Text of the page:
Why do oil paintings of popular places, especially beaches around the world? Because people love to travel to places like these and create memories they will take home with them. When vacationers want to be reminded of a favorite location where lots of wonderful memories were made they turn to visual aides. These can be in the form of photographs or they can be paintings that will be hung on the walls of their home or office. As an artist, painting canvases of well traveled vacation spots can mean revenue for you because people will want to buy paintings that remind them of the fun times they had. This is a resource you will not want to overlook if you are wanting to make a living from your art.
Cabo San Lucas, Los Cabos, Baja California, Mexico
Camp’s Bay Beach, Camps Bay, South Africa
Cape Hatteras National Seashore, Cape Hatteras, North Carolina
Carlsbad State Beach, Carlsbad, California
Cayo de Agua, Los Roques National Park, Venezuela
Children’s Beach, Nantucket, Massachusetts
Clearwater Beach, Clearwater, Florida
Coronado Municipal Beach, Coronado, California
Crystal Cove State Park, Laguna Beach, California
Diani Beach, Diani Beach, Kenya
Eagle Beach, Palm – Eagle Beach, Aruba
Elafonissi Beach, Elafonissi, Greece
Fort Myers Beach, Fort Myers Beach, Florida
Flamenco Beach, Culebra, Puerto Rico
Grace Bay, Providenciales, Turks and Caicos
Hanalei Beach, Hanalei, Hawaii
Hanauma Bay Nature Preserve, Honolulu, Hawaii
Hollywood Beach, Hollywood, Florida
Hulopo’e Beach, Manele Bay, Hawaii
Hunting Island State Park, Beaufort, South Carolina
Iztuzu Beach, Dalyan, Turkey
Ka’anapali Beach, Lahaina, Hawaii
Kailua Beach Park, Kailua, Hawaii
Kauna’oa Bay, Kauna’oa Bay, Hawaii
La Jolla Cove, La Jolla, California
Main Beach, East Hampton, New York
Manini’owali Beach (Kua Bay), Kailua-Kona, Hawaii
Miami Beach, Miami Beach, Florida, United States
Moshup Beach, Martha’s Vineyard, Massachusetts
Myrtle Beach, Myrtle Beach, South Carolina
Nai Harn Beach, Nai Harn, Thailand
Newport Beach, Newport Beach, California
Ngapali Beach, Ngapali, Myanmar
Ogunquit Beach, Ogunquit, Maine
Pensacola Beach, Pensacola Beach, Florida
Playa de Ses Illetes, Formentera, Balearic Islands
Playa del Carmen, Yucatan Peninsula, Mexico
Playa Manuel Antonio, Manuel Antonio National Park, Costa Rica
Playa Paraiso, Cayo Largo, Cuba
Playa Paraiso, Tulum, Mexico
Poipu Beach Park, Poipu, Hawaii
Rabbit Beach, Lampedusa, Islands of Sicily
Race Point Beach, Provincetown, Massachusetts
Radhanagar Beach, Havelock Island, Andaman and Nicobar Islands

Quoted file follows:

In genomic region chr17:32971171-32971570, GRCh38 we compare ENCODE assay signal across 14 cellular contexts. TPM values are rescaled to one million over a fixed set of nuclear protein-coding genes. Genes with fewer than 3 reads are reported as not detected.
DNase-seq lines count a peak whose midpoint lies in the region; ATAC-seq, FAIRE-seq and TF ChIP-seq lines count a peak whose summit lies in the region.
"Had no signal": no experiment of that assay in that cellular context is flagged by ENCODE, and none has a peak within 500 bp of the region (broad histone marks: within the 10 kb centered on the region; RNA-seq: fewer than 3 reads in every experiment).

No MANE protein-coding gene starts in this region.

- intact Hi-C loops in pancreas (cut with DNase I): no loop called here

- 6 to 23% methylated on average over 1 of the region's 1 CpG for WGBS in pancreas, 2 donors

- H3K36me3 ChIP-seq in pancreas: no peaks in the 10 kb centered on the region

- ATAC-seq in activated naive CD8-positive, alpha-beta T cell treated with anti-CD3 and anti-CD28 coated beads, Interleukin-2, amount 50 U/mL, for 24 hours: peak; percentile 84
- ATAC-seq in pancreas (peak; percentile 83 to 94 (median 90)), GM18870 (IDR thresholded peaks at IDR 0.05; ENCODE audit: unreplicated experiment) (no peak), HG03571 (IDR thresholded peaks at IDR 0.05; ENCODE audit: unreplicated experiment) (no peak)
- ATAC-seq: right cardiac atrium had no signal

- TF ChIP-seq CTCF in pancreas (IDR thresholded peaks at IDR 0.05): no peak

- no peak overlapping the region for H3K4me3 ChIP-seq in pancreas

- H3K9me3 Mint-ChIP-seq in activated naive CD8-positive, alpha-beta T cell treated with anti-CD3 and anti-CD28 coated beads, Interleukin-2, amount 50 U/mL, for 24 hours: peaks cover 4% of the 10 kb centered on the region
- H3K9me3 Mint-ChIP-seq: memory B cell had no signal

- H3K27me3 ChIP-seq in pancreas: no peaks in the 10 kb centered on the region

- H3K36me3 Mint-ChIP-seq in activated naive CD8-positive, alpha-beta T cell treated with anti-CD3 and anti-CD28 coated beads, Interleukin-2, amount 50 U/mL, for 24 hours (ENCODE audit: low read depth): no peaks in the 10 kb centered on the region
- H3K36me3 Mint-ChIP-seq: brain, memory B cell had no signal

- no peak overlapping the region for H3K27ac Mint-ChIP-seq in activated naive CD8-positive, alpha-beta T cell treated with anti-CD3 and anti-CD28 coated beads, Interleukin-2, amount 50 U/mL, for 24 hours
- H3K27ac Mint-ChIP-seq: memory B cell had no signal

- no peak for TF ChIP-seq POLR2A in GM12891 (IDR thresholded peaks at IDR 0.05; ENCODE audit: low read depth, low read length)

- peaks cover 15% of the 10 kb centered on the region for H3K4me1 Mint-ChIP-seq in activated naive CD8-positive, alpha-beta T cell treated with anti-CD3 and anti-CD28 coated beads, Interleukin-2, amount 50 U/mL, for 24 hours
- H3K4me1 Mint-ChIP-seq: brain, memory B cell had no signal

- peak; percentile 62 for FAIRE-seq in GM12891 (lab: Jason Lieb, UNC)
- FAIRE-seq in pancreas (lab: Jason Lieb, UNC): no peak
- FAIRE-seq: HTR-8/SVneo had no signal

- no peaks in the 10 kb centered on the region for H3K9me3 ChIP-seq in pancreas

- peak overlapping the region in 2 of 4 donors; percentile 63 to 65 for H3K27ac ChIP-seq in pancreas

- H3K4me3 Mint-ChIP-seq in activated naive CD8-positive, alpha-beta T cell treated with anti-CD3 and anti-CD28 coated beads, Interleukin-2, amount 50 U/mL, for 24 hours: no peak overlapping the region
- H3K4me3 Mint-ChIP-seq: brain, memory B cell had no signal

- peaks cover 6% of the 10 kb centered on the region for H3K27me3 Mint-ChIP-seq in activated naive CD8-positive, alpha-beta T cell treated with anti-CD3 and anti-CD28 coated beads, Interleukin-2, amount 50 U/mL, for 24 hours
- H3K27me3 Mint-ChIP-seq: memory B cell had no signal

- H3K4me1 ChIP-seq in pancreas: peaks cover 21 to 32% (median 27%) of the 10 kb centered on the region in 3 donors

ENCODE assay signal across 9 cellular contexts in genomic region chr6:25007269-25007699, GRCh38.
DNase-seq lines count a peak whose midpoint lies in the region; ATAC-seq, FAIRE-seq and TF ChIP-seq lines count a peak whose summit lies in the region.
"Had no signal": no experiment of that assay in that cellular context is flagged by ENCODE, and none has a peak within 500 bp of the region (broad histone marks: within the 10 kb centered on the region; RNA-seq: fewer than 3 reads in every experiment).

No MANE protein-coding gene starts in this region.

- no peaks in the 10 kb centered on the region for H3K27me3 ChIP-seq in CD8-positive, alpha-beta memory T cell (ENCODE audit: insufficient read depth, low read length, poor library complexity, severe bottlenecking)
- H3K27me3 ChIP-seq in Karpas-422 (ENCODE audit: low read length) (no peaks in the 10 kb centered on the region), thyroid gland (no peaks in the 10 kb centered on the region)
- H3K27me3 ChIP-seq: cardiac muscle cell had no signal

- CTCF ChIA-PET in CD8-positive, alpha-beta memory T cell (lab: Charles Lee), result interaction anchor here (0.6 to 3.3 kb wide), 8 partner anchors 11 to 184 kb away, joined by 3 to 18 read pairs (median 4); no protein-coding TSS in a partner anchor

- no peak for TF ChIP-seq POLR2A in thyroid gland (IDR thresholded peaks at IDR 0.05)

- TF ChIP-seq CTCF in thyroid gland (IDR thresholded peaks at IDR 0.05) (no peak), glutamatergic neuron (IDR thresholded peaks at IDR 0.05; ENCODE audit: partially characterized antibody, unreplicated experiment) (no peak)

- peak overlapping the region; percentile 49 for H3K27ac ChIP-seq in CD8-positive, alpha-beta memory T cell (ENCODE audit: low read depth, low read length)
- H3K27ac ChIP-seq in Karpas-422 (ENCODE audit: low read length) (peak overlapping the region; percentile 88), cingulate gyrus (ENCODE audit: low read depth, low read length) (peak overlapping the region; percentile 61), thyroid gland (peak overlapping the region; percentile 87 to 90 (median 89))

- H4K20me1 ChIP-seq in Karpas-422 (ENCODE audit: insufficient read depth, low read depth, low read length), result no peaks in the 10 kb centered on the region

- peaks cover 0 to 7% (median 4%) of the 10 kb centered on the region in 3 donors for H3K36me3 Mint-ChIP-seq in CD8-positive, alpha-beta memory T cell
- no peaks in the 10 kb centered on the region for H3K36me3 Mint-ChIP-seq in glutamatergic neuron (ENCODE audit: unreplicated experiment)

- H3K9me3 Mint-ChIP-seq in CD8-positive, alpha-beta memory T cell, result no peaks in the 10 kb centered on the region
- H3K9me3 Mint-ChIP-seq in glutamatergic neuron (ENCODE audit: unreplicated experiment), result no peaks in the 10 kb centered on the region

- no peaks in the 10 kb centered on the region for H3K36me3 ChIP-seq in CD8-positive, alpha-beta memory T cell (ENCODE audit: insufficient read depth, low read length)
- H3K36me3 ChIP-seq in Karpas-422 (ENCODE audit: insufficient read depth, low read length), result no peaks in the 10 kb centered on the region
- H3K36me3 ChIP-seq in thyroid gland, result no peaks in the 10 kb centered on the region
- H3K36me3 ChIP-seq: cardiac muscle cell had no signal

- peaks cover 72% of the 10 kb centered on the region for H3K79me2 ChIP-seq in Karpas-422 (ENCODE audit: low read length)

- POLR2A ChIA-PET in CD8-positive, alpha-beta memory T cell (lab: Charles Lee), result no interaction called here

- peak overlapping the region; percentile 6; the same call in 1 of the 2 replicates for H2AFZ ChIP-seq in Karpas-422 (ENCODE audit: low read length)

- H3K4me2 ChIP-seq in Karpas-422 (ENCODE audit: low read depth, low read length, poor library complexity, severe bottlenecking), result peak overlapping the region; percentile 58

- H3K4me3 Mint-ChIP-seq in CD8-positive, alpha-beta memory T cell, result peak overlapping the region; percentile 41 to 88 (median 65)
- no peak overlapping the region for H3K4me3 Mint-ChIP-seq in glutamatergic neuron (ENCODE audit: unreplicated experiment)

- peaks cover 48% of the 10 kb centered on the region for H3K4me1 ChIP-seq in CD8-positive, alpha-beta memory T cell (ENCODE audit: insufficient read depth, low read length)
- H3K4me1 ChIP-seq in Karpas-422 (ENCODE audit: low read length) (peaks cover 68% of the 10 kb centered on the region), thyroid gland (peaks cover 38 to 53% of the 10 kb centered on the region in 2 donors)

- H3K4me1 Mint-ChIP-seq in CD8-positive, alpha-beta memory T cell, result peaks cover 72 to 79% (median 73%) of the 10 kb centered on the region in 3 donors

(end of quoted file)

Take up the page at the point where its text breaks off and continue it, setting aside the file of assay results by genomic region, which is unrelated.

St. Augustine Beach, Saint Augustine Beach, Florida
Saint Pete Beach, St. Pete Beach, Florida
Sharm El Luli, Marsa Alam, Egypt
Siesta Beach, Siesta Key, Florida
South Beach, Miami Beach, Florida
Surfside Beach, Nantucket, Massachusetts
Wai’anapanapa State Park, Hana, Hawaii
West Bay Beach, West Bay, Honduras
White Beach, Boracay, Aklan Province
Whitehaven Beach, Whitsunday Island, Whitsunday Islands
Woolacombe Beach, Woolacombe, United Kingdom
This is by no means an exhaustive list, nor is it in any particular order. When you visit these places be sure to take your camera along to take lots of reference photos for your paintings. Once you get back to your studio you will have lots of fun as you immortalize your memories of these places on canvas wall art.
Did your favorite beach make the list? If not, and you think it would make a lovely seaside painting, feel free to add it below in comments.
Peggy’s Cove is one of the numerous small fishing communities located on the eastern shores of St. Margarets Bay in Nova Scotia. This location is also famous for the Peggy’s Point Lighthouse (established 1868). Each year many artists and photographers flock to this location to capture its beauty in their creative works. It is also a favorite tourist destination for many vacationers.
The Peggy’s Cove Series didn’t start out to be a series. I did my first painting of this series in 2005 while living on the east coast in the Norfolk VA area. I loved the way the bright red house stood out in contrast to the water and landscape around it, so I decided to do a painting of this famous Nova Scotia cove. Two years later the painting sold to a doctor living in Maine. Shortly after the sale a collector from Louisiana commissioned me to do two more paintings of the cove for her. I love this location in Canada and plan on more paintings to add to this series in the near future.
A lot of artists have painted this famous cove and it’s easy to see why. You may have noticed that two of the painting are very similar. They are of the same viewpoint, however, since I strive to not create two identical paintings I did paint some differences between the two.
Seascape by Teresa Bernard
20″ x 16″
Oils on stretched canvas
Artist Comments: This is one of my earlier paintings. This is of Peggy’s Cove, Nova Scotia. This little fishing village surrounds a narrow ocean inlet which provides safe haven for boats during the Atlantic’s rough weather. It is one of the most popular tourist stops in Nova Scotia and is considered the most photographed location in all of Canada. This painting is part of the Peggy’s Cove Series.
Artist Comments: Fishing is a popular recreation for those lucky enough to find the time to fish for the “big one.” I don’t particularly like to fish myself, but I have several friends who do enjoy this sport. I found this particular marine life painting an interesting subject to paint.